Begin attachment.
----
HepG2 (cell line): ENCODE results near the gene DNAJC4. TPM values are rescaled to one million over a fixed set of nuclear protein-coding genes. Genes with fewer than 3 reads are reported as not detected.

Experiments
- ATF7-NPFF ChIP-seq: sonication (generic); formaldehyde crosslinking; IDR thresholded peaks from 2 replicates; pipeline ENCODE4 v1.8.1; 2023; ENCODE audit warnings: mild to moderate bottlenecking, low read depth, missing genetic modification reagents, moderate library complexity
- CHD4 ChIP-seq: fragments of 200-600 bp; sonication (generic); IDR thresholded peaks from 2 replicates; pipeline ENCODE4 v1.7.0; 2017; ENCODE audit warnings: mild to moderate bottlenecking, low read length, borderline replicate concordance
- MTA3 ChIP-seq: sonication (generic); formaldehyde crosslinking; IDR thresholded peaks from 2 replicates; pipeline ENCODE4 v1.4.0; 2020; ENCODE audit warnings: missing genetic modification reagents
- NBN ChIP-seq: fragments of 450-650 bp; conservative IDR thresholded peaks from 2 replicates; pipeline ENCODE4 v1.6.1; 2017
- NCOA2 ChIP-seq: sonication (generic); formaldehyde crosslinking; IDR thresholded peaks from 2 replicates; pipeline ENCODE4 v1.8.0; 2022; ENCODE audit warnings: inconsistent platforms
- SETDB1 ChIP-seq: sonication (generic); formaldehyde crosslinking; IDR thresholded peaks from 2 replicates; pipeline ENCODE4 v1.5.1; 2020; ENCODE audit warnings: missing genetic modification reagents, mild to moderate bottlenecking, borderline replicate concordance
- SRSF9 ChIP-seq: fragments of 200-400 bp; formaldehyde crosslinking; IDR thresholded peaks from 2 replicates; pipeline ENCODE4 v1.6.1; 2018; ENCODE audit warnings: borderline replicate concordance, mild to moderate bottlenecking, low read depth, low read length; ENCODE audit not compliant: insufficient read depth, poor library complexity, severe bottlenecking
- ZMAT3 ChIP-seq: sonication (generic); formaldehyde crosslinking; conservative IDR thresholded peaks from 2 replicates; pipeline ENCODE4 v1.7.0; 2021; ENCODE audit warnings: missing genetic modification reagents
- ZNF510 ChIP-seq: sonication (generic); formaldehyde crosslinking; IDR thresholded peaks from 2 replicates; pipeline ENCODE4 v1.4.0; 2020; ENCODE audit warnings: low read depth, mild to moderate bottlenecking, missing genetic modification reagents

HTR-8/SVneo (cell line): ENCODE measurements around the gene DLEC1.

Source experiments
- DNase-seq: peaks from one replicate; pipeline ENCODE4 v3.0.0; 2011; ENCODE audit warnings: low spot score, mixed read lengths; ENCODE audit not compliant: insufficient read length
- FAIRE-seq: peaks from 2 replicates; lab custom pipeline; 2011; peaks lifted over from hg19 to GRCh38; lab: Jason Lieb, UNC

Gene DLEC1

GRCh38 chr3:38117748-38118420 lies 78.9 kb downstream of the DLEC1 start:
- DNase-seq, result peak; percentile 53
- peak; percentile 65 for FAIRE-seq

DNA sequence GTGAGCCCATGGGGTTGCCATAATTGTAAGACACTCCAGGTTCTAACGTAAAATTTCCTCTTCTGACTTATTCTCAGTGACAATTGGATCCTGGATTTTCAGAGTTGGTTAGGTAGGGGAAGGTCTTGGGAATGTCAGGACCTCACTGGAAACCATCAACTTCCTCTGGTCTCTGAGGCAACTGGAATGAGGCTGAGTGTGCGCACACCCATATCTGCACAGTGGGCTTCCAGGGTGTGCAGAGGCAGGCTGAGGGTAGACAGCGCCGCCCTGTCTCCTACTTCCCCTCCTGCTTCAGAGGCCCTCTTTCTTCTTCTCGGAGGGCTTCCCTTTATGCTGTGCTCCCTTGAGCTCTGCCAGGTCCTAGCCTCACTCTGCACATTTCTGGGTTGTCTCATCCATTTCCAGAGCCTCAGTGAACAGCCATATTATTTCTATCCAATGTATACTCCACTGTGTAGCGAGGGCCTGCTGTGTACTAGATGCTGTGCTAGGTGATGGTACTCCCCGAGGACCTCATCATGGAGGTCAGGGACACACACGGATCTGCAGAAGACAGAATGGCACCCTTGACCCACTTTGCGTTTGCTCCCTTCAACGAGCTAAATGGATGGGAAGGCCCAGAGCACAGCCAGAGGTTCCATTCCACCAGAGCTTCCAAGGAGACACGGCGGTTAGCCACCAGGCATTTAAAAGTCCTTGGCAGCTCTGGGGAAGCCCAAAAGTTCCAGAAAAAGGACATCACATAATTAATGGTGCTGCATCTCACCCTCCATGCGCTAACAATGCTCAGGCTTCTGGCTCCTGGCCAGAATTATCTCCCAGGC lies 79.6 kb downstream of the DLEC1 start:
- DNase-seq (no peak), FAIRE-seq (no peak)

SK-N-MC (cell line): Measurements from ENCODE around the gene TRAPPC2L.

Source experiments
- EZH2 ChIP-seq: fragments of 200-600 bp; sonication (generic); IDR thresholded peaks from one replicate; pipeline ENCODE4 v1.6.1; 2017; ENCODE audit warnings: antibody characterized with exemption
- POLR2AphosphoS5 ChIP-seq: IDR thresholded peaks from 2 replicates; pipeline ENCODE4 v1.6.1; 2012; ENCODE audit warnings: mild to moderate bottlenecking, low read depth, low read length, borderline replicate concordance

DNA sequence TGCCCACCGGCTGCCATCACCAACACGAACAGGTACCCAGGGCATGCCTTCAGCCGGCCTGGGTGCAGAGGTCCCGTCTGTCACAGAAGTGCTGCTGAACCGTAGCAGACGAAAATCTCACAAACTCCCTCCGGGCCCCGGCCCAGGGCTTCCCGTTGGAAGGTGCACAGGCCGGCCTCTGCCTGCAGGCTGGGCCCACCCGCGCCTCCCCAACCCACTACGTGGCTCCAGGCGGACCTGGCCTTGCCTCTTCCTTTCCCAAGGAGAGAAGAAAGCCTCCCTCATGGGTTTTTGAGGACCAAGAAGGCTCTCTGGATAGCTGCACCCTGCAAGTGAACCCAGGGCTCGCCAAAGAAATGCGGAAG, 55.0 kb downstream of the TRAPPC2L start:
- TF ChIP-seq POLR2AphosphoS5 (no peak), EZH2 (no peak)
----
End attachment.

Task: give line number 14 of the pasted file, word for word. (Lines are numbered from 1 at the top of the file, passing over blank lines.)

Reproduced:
- DNase-seq: peaks from one replicate; pipeline ENCODE4 v3.0.0; 2011; ENCODE audit warnings: low spot score, mixed read lengths; ENCODE audit not compliant: insufficient read length